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P-152: Virtual World Concept Update 114: Sky Spheres (and Water Spheres)

by on Apr.22, 2016, under Astral Realms, P-0, Software Engines, Spiritus Astrum

With my spherical terrain implementation hopefully nearing completion, I have begun thinking about the next steps in my virtual world project.

One of the problems that I will need to solve will be creating a realistic sky, or atmosphere. Most games use a simple skybox, which is basically just 6 (or 5, if the bottom is not rendered) images textured onto the inside of a cube. The entire game level then fits inside this cube. If the images are of a high enough resolution, the effect is seamless, and it is not possible to tell that the sky isn’t “real”.  It is also possible to add animated cloud layers, moving sun and moon objects, changing textures for different times of the day, etc, to improve realism.

This kind of approach wouldn’t work for a game with a traversable space environment, or for a game where it is possible to travel to space from the surface without a transition. This is simply because conventional skyboxes contain the entire playable world, ie, when you leave the planet and enter space, the skybox will still show clouds and blue sky.

The solution to this problem could actually be easier than I thought. What I could do is create a sphere around the planet, at the maximum distance that the atmosphere of that planet would reach. I could then apply a shader to this sphere, and pass it the position of the player.

Now, when the player is at the planets surface, I can generate a solid blue sky texture. I wouldn’t use a texture map, I would generate it in a similar way to, for example, the “scatter sky” object in stock T3D.

As the player ascends higher and higher into the atmosphere, all I need to do is change the colour of the procedurally generated texture, making it a lighter shade of blue, to simulate the density of the atmosphere decreasing. I would also animate the transparency of the atmosphere, so that the player can see more and more of the space background outside the sphere. By the time the player reaches the actual sphere object itself, the transparency would be set to 0, so they would not notice any visual artifacts as they pass through it and into space.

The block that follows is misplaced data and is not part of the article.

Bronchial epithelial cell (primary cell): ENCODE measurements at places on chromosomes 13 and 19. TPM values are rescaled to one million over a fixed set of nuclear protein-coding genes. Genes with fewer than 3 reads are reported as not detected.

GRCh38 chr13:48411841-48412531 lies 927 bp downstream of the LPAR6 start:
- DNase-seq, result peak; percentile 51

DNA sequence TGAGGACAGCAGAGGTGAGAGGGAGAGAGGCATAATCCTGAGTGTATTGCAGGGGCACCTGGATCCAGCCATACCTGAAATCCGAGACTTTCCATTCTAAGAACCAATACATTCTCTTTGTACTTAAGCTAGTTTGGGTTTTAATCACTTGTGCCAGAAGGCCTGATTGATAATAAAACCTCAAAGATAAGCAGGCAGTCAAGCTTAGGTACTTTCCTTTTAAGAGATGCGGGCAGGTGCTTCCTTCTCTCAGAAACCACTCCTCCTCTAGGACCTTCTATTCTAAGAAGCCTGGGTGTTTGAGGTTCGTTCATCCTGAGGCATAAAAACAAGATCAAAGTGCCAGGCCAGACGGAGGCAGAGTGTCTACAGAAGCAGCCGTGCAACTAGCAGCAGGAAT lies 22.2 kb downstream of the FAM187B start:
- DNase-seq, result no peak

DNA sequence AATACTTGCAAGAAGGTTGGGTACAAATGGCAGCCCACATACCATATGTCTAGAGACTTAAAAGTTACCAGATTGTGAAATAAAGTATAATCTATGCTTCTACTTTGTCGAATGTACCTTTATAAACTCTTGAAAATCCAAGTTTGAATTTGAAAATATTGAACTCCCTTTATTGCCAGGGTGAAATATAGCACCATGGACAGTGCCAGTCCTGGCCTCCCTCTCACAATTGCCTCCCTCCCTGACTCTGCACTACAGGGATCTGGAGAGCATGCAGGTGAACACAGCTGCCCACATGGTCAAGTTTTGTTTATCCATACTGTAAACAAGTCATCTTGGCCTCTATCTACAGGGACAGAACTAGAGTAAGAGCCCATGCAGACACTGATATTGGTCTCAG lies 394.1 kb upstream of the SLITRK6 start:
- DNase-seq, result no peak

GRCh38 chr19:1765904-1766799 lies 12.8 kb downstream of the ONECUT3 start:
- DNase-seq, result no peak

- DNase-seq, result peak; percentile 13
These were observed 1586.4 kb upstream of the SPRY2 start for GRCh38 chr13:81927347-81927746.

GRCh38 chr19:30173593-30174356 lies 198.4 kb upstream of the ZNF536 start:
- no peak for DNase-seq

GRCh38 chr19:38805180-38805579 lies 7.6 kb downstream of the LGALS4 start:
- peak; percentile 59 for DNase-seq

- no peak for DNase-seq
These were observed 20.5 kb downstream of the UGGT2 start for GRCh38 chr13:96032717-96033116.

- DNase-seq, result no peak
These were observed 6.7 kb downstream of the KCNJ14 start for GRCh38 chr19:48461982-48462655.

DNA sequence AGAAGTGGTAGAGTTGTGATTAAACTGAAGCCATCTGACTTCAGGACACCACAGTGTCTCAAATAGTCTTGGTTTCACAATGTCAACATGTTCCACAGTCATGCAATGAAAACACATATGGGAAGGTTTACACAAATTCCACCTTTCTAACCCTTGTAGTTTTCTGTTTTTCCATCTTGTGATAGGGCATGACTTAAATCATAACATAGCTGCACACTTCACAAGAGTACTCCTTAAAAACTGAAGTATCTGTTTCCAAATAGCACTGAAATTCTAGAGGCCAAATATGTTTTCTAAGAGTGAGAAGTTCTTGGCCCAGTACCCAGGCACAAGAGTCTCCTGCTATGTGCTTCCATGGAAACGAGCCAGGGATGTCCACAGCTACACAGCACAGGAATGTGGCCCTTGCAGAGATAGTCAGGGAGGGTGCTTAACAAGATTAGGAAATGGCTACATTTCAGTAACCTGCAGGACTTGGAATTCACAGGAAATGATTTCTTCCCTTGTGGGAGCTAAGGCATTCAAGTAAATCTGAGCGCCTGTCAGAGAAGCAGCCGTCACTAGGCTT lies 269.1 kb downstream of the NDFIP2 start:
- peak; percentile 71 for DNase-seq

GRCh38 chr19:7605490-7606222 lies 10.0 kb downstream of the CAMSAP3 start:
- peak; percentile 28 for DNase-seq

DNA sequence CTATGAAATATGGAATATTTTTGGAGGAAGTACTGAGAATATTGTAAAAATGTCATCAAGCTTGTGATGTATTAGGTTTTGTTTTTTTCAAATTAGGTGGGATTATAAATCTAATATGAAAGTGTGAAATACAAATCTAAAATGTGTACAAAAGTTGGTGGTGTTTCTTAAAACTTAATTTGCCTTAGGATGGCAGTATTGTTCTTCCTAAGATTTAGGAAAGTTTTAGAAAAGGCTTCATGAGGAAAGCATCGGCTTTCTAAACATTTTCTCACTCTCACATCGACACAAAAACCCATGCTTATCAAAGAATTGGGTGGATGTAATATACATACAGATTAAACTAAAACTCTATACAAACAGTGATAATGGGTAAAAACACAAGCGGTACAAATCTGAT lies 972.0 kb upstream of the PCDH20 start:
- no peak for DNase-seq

This should work very well. Some other advantages would be that at night, I can simply set the transparency to 0, and the player will be able to see through the atmosphere from the surface of the planet as well. I would also add features to the shader to simulate different light conditions, sunset, sunrise, midday, etc.

In addition, adding volumetric clouds to the atmosphere would significantly improve realism. Volumetric clouds are 3D, not flat 2D images, so the player will be able to pass through them as they ascend and descend through the atmosphere.

This is a very simple system, but I can’t think of any reason why it wouldn’t work. The only problem I can think of would be with creating a sphere of such a large size. If I scale the planet to a size comparable to a real-world planet, I will run into the famous “10k” problem, where 32-bit floating point numbers lose precision. I would likely also have issues creating a single sphere with a radius greater than 10k, although this could be solved in a similar way to the method I used with the terrain, and the other game objects.

I could try creating the sphere around the player, rather than around the planet. With a large enough radius, this shouldn’t be noticeable. I could also try creating a sphere from code, rather than spawning an actual object. The existing skybox code does this, and I believe, although I am not sure, this gives it essentially unlimited range, since it is not occupying a particular 3D-position in the world. I would have to look into it in more detail when I get to that stage.

Currently, I am working within the 10k limit, so this shouldn’t be a problem.

I will also need to think about adding Oceans to the game. This could be done in a very similar way, I would create a sphere of a certain radius (enough to cover some of the land in the world, but not all of it) and then texture it with an animated water shader. I could probable reuse most of the existing water plane code.

I would need to add collision for the water sphere however, to allow the player to interact with it in a realistic way, but this should be doable. I would also like to add more complex effects, like shoreline rendering, large storm waves, or water that behaves differently at different depths.

The collision issues is one I will need to spend more time on, for both the water and the terrain, I will make a separate post shortly about this.



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